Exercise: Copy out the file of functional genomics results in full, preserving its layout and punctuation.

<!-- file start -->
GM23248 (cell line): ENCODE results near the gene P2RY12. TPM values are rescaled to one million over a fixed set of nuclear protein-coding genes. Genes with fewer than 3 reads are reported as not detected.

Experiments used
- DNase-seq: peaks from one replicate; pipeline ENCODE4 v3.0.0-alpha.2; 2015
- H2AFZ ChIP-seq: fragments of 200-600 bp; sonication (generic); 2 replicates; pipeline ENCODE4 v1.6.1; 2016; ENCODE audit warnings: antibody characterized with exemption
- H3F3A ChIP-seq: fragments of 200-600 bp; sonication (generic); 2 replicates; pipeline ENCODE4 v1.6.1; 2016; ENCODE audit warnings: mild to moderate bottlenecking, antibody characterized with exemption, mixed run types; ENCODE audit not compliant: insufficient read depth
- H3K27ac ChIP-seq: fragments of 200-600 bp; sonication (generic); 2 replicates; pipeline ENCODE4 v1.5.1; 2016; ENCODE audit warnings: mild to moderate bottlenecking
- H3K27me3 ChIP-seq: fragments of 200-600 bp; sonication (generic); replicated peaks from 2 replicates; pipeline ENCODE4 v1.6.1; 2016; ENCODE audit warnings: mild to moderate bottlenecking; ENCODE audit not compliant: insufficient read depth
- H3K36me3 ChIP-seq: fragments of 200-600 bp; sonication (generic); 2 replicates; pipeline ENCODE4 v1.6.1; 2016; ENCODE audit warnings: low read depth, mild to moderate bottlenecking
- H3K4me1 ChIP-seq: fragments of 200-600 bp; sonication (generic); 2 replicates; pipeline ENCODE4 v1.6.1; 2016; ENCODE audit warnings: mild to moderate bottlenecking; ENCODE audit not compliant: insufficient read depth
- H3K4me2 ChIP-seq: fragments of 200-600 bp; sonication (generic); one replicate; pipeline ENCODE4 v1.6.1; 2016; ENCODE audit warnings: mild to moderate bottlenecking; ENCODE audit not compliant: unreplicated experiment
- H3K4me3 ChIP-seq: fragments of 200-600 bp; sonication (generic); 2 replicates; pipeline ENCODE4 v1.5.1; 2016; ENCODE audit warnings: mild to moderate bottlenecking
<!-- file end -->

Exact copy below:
GM23248 (cell line): ENCODE results near the gene P2RY12. TPM values are rescaled to one million over a fixed set of nuclear protein-coding genes. Genes with fewer than 3 reads are reported as not detected.

Experiments used
- DNase-seq: peaks from one replicate; pipeline ENCODE4 v3.0.0-alpha.2; 2015
- H2AFZ ChIP-seq: fragments of 200-600 bp; sonication (generic); 2 replicates; pipeline ENCODE4 v1.6.1; 2016; ENCODE audit warnings: antibody characterized with exemption
- H3F3A ChIP-seq: fragments of 200-600 bp; sonication (generic); 2 replicates; pipeline ENCODE4 v1.6.1; 2016; ENCODE audit warnings: mild to moderate bottlenecking, antibody characterized with exemption, mixed run types; ENCODE audit not compliant: insufficient read depth
- H3K27ac ChIP-seq: fragments of 200-600 bp; sonication (generic); 2 replicates; pipeline ENCODE4 v1.5.1; 2016; ENCODE audit warnings: mild to moderate bottlenecking
- H3K27me3 ChIP-seq: fragments of 200-600 bp; sonication (generic); replicated peaks from 2 replicates; pipeline ENCODE4 v1.6.1; 2016; ENCODE audit warnings: mild to moderate bottlenecking; ENCODE audit not compliant: insufficient read depth
- H3K36me3 ChIP-seq: fragments of 200-600 bp; sonication (generic); 2 replicates; pipeline ENCODE4 v1.6.1; 2016; ENCODE audit warnings: low read depth, mild to moderate bottlenecking
- H3K4me1 ChIP-seq: fragments of 200-600 bp; sonication (generic); 2 replicates; pipeline ENCODE4 v1.6.1; 2016; ENCODE audit warnings: mild to moderate bottlenecking; ENCODE audit not compliant: insufficient read depth
- H3K4me2 ChIP-seq: fragments of 200-600 bp; sonication (generic); one replicate; pipeline ENCODE4 v1.6.1; 2016; ENCODE audit warnings: mild to moderate bottlenecking; ENCODE audit not compliant: unreplicated experiment
- H3K4me3 ChIP-seq: fragments of 200-600 bp; sonication (generic); 2 replicates; pipeline ENCODE4 v1.5.1; 2016; ENCODE audit warnings: mild to moderate bottlenecking